A Mother’s Day Plea for fresh water ’round the World

by arlene on May 9, 2010

Happy Mothers’ Day to all who are mothers!  To all who are nurturers, to all who help people, animals and plants grow and thrive!

I’ve been thinking lately a lot about water. We recently spent a weekend on Catalina, a delightful island off Southern California with some wonderful historic aspects, especially art tile. Being a small island, you must get there by crossing the water by boat of some sort, and we like most arrived by ferry, spending an hour being jostled by the waves and surrounded in every direction by water. It accentuated the sense of going on an excursion. Palm trees laden with dates, birds-of-paradise, bougainvillea and hibiscus colored the landscape in exotic, warm colors. It almost felt as if we’d ventured to a foreign country, and stepped back in time.

In most ways that stepping back in time was part of the fun: we were there for a Scottish country dance event held in the fabulous Art Deco Casino, and many of the women wore outfits appropriate for the 1920′s and -30′s. But I felt like I’d also stepped back in terms of regressing, ecologically speaking. I was coming from Berkeley, where for all our City’s faults, we long ago outlawed styrofoam cups, and were early adopters of recycling City-wide. At our first social event that weekend I was confronted first with a table full of plastic water bottles, and then a styrofoam cup for my tea.  When it came time to dispense with my cup, I found a garbage can full of bottles and cans, as well as paper plates and those damn styrofoam cups. When I asked a staff member if they recycled, he asked incredulously “Here? On the island?”

Island life represents special challenges. But the group as a whole seemed unconcerned about consuming water from plastic bottles, even though we’ve all heard the horror stories, and some have seen first hand how water bottles pollute so many waters, end up in land fill, and require such an investment of oil to produce. An estimated 1.5 million gallons of oil each year — enough to fuel 100,000 cars for that year – are used to produce an ever-growing demand for plastic water bottles. And 90% of those bottles will not be recycled.  Bottled water costs up to 10,000 times as much as tap water, while tap water, controlled by the EPA, is held to a higher standard than bottled water, which is controlled by the FDA. I know in some areas the tap water doesn’t taste so great, and that may have been the case on the island. But simple tap filters or filter bottles can solve that problem. You also can buy water bottles that include filters.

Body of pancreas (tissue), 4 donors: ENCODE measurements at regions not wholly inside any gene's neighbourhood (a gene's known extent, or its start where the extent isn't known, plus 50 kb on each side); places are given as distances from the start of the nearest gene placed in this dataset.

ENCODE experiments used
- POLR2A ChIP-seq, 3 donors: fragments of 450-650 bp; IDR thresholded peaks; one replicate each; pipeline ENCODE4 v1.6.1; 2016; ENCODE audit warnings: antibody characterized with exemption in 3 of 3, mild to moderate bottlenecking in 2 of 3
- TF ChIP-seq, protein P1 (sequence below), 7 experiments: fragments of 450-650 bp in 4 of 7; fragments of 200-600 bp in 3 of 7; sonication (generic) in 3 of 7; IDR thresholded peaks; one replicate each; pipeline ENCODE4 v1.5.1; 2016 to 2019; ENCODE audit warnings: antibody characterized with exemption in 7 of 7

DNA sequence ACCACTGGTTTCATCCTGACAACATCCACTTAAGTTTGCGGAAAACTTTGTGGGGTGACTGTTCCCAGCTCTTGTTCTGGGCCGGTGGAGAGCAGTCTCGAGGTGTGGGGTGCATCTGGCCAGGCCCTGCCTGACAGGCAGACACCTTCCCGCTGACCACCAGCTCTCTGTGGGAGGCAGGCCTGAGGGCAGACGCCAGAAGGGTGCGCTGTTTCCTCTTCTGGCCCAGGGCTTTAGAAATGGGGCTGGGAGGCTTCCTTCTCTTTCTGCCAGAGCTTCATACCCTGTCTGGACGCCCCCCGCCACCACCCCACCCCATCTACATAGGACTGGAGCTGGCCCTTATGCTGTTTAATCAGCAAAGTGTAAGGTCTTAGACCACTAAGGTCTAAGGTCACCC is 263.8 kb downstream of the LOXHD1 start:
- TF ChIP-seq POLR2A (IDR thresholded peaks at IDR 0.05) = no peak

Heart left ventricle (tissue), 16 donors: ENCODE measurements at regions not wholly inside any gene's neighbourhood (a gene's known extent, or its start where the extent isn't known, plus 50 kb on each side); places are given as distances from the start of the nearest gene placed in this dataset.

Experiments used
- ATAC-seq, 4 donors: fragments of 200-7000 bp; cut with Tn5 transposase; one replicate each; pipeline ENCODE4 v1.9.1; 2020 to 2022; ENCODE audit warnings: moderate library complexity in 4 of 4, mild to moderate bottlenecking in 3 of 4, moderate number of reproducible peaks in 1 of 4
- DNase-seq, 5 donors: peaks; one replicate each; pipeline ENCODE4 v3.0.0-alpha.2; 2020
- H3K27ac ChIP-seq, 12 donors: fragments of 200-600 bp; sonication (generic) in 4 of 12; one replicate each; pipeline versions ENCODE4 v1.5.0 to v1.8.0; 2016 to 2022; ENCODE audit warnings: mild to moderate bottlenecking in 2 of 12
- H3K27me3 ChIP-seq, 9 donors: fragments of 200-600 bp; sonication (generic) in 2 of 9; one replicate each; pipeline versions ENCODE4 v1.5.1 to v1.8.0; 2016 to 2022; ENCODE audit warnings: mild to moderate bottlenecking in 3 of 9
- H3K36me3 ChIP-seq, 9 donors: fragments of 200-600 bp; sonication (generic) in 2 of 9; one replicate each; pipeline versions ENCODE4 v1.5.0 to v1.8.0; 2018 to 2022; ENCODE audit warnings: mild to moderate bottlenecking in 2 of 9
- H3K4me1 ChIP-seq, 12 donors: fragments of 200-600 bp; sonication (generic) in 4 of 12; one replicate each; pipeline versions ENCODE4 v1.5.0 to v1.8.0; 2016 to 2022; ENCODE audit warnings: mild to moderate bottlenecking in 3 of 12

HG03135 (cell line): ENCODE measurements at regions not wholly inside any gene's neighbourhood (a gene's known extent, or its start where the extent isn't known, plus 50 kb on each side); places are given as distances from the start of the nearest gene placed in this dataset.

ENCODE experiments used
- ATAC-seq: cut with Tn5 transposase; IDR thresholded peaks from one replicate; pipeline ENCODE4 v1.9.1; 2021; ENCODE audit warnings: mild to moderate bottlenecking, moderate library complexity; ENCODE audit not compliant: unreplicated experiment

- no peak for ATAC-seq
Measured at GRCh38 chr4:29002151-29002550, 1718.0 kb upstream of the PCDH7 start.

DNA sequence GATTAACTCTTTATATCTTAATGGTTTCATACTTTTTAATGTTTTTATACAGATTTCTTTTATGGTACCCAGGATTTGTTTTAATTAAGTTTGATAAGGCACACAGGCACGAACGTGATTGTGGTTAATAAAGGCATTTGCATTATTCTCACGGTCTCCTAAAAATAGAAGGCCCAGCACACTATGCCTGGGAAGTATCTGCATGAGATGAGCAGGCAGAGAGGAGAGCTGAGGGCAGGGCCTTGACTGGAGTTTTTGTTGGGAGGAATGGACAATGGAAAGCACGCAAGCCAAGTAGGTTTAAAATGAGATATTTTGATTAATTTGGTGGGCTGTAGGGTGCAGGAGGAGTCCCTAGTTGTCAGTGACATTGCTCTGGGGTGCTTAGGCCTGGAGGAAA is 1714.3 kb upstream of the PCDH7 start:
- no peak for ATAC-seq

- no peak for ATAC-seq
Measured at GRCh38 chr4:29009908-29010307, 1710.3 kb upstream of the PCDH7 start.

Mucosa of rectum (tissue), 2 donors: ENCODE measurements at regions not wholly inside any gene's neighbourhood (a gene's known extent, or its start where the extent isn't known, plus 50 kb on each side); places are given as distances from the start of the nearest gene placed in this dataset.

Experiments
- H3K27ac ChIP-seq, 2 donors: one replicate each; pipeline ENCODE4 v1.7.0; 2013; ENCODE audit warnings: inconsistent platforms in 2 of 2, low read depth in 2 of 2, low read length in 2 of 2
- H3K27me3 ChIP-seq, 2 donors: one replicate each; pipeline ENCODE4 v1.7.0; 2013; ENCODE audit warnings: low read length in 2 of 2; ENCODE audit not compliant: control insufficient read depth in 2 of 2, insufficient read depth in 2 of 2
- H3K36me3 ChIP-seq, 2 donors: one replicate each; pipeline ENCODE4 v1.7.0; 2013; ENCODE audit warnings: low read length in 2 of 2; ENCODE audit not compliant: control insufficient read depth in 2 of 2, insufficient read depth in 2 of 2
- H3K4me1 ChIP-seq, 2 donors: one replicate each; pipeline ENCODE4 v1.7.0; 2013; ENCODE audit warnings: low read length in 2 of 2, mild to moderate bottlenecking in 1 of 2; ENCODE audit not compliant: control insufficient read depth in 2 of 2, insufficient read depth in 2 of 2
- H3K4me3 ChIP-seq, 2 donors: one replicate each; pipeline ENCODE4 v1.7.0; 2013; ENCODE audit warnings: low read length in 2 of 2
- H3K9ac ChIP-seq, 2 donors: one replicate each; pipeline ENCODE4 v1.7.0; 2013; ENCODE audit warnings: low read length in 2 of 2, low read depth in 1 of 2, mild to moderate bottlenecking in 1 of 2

I was fascinated to find that a Sustainability Engineer, Pablo Paster, MBA, has recently gone through the exercise of calculating the resources required to import a one liter bottle of Fiji water to the US. He calculated a remarkable 6.74 liters of water required to produce 1 liter to drink here, plus other associated resource costs. You can read about his study from the linked blog.

I’m giving a special Mothers’ Day thank you to a pair of women in Amsterdam who have taken on a mighty challenge to us all, and have formed a website called JoinThePipe.org  Their mission is ambitious, but has already had considerable success: “We are a community of tap water drinkers with a dream……to build the longest pipeline in the world, long enough to bring drinking water to everyone without it.” They involved a few friends and family, then media and a few companies, and combined social media with a physical object, to promote their message and begin building pumps and water treatment in Asian and Africa. They developed not a shiny object, but a different kind of water bottle that both carries tap water and a message. reusable water bottle that users can link with friends, to make the “longest pipe in the world.”  The pipe bottles and carafes symbolize bringing clean water to any area where people are suffering and dying for that which other parts of the world have in excess. A video and image of the longest pipe and more details on how JoinThePipe grows the pipeline can be found on their site JoinThePipe.org. Sales of those bottles in Benelux, through sponsorhip of Aveda, have started their pipeline. I urge you to watch their short, and inspiring video.

JoinThePipe to make clean, safe tap water accessible to all.

Next, there were the showers. . . stay tuned for my next water rant!

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